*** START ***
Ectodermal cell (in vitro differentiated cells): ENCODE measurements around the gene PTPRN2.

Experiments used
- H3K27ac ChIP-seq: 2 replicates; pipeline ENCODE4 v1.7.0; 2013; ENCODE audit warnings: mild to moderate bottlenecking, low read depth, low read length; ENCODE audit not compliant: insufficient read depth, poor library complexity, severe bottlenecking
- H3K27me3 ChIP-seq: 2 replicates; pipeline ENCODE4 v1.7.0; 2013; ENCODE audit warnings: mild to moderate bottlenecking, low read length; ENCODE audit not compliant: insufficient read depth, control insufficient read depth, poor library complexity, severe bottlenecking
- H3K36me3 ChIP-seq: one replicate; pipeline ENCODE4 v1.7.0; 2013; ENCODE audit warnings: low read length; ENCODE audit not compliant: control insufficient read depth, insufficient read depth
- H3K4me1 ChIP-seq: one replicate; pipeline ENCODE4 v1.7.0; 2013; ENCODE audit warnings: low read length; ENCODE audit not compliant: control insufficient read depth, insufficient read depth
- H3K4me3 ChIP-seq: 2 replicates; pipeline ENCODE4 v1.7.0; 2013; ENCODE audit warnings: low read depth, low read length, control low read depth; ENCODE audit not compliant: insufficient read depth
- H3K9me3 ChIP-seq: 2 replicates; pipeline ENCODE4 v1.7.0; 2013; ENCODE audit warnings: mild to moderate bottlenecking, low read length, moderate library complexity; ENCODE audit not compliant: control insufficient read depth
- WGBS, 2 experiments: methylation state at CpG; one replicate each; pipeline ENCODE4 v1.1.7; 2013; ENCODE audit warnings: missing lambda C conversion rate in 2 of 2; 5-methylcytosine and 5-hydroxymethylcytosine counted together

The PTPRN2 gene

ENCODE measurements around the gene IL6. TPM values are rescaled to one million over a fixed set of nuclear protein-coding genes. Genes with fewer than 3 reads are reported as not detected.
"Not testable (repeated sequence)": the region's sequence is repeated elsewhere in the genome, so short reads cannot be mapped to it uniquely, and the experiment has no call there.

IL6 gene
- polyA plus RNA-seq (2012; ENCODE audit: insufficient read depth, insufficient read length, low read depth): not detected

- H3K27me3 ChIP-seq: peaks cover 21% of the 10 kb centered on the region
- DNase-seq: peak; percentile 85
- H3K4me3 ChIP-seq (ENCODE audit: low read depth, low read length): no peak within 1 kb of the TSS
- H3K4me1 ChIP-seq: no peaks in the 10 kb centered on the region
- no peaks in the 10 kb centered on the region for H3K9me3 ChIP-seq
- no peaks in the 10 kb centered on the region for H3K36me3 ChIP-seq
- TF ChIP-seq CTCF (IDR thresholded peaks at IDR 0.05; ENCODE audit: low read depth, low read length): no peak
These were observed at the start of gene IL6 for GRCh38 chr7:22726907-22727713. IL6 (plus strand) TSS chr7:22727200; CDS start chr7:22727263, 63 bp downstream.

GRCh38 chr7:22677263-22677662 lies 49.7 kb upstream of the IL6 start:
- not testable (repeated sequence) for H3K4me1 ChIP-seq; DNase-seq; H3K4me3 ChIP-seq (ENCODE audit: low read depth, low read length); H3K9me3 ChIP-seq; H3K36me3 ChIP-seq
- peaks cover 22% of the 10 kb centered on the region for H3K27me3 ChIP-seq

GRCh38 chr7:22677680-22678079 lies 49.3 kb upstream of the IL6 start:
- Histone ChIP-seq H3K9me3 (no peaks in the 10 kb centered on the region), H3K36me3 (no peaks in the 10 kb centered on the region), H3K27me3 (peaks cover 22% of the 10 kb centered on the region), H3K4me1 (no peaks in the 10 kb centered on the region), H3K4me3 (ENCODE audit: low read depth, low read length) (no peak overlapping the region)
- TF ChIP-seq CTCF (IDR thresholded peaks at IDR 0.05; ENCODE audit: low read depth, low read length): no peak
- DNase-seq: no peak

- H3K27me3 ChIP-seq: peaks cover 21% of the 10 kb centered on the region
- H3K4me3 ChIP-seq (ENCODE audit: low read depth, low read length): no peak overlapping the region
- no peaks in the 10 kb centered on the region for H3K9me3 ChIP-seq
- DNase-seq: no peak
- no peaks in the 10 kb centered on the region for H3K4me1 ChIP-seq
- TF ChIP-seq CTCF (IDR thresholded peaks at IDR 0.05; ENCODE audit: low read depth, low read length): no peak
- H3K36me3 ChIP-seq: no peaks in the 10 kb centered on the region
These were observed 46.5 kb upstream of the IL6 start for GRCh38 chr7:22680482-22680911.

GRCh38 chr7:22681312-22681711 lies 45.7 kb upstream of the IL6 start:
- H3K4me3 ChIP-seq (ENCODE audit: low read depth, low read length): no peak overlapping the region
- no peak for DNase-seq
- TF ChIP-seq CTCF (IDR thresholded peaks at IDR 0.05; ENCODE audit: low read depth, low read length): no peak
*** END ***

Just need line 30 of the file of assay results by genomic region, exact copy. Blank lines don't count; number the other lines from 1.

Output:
- H3K27me3 ChIP-seq: peaks cover 21% of the 10 kb centered on the region